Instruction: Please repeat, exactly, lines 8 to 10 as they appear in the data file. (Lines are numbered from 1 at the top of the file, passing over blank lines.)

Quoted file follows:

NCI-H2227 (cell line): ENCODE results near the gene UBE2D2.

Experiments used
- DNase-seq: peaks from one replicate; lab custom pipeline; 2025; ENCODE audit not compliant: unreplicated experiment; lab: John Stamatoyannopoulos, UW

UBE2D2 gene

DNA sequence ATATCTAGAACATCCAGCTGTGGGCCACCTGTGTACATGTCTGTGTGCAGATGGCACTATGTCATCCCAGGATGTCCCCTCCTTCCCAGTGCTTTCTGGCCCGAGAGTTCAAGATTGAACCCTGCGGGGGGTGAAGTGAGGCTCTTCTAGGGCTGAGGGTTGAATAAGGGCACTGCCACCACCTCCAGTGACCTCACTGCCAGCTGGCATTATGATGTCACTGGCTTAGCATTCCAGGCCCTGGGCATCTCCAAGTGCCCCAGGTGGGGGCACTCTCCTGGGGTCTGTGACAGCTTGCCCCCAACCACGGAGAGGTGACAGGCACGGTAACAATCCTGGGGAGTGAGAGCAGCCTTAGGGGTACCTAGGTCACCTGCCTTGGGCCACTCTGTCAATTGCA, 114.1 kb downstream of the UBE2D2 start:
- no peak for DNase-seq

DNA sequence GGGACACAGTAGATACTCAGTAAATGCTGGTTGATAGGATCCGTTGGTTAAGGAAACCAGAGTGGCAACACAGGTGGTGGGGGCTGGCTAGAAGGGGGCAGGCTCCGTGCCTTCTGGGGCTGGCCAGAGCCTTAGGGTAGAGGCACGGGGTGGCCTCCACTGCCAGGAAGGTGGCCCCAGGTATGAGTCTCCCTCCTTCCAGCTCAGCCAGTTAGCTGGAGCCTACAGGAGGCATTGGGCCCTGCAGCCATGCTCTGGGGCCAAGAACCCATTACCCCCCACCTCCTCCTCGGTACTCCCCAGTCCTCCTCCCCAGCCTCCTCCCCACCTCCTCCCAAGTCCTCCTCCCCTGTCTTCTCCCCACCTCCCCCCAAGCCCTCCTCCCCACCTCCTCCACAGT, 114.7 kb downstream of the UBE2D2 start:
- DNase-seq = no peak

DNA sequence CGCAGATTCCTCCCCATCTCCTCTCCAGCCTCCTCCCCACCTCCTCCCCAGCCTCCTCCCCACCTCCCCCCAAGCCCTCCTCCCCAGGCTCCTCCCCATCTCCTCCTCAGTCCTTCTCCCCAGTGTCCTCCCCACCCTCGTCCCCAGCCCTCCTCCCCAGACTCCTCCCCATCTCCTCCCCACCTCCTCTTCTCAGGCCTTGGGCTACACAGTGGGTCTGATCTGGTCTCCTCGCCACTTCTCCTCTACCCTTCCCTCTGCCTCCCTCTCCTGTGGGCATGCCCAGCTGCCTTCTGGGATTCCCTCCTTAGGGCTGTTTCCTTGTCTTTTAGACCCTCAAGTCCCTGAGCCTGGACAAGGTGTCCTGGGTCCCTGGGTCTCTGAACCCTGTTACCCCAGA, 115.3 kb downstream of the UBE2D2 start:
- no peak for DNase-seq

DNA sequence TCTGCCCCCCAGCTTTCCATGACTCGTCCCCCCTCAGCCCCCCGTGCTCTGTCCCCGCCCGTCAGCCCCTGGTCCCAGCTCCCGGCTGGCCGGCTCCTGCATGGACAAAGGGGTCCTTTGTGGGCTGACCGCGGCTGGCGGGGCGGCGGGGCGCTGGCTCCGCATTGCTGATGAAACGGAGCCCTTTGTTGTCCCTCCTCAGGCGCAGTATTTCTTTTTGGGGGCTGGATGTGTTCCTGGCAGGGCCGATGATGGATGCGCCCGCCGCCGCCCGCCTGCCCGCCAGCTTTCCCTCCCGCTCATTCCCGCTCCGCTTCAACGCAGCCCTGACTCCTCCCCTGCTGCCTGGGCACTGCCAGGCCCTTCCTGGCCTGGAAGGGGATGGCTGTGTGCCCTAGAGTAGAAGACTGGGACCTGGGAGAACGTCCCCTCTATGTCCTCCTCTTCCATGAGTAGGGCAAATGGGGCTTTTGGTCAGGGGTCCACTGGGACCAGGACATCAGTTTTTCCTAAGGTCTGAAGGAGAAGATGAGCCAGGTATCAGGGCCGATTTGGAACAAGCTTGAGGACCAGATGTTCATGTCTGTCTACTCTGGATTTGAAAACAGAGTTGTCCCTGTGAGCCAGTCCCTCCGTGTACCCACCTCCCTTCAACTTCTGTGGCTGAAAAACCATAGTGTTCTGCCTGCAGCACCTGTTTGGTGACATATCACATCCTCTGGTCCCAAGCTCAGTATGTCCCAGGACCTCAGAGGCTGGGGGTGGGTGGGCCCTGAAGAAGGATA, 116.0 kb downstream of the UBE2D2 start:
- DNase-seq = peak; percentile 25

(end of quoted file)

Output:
- DNase-seq = no peak

DNA sequence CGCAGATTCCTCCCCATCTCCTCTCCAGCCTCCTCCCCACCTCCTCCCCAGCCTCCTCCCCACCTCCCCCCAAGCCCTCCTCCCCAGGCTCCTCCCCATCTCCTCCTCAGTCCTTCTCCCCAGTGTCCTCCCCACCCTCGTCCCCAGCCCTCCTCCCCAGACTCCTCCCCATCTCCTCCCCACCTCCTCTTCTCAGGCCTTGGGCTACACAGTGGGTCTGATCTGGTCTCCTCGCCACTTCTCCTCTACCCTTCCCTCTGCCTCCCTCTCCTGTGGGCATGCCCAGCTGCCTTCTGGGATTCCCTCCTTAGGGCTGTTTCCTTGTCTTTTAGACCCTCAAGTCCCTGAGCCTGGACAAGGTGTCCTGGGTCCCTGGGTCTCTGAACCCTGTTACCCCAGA, 115.3 kb downstream of the UBE2D2 start:
- no peak for DNase-seq